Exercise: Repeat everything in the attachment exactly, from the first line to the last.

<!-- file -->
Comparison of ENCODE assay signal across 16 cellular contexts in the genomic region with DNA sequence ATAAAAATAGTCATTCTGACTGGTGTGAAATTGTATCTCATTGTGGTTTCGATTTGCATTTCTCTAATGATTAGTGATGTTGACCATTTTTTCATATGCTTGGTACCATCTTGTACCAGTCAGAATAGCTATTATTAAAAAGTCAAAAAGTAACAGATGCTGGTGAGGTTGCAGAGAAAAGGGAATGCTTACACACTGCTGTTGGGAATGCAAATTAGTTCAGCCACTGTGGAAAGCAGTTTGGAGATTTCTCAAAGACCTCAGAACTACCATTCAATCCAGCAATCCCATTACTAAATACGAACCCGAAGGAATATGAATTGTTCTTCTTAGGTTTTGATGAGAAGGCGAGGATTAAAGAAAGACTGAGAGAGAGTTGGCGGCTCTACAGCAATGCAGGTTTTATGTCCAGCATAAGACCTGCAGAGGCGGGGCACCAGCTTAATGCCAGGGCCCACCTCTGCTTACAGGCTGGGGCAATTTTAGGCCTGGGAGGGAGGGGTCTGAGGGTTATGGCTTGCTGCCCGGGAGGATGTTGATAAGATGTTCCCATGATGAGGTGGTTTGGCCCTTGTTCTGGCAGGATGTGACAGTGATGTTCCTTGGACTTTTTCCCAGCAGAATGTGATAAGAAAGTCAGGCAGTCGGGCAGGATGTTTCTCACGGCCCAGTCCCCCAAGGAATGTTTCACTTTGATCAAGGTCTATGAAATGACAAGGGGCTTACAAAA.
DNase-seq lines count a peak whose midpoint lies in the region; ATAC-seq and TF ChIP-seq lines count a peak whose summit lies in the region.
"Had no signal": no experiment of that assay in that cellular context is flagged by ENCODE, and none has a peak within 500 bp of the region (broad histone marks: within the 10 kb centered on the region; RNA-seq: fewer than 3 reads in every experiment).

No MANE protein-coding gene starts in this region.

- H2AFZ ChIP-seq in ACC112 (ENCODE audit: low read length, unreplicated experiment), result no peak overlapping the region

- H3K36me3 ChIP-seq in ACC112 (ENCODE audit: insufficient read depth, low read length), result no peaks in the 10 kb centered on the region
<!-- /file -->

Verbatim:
Comparison of ENCODE assay signal across 16 cellular contexts in the genomic region with DNA sequence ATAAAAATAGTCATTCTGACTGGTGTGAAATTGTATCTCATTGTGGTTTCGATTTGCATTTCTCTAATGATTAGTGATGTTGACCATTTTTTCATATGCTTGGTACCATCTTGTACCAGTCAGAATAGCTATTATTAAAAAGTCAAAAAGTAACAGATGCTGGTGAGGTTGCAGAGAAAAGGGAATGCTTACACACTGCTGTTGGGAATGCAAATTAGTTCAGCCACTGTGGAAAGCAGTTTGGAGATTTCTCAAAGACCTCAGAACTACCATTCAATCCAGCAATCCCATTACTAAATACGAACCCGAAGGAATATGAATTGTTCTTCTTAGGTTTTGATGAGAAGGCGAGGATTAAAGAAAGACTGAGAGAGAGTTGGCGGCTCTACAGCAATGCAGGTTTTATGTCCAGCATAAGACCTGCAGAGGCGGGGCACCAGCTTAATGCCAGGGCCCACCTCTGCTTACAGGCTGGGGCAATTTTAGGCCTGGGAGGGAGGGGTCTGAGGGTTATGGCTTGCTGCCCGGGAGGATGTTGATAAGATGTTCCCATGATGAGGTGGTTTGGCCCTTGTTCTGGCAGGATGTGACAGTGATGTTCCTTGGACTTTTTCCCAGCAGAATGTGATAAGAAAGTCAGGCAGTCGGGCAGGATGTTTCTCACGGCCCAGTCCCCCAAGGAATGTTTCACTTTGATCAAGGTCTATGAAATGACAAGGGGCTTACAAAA.
DNase-seq lines count a peak whose midpoint lies in the region; ATAC-seq and TF ChIP-seq lines count a peak whose summit lies in the region.
"Had no signal": no experiment of that assay in that cellular context is flagged by ENCODE, and none has a peak within 500 bp of the region (broad histone marks: within the 10 kb centered on the region; RNA-seq: fewer than 3 reads in every experiment).

No MANE protein-coding gene starts in this region.

- H2AFZ ChIP-seq in ACC112 (ENCODE audit: low read length, unreplicated experiment), result no peak overlapping the region

- H3K36me3 ChIP-seq in ACC112 (ENCODE audit: insufficient read depth, low read length), result no peaks in the 10 kb centered on the region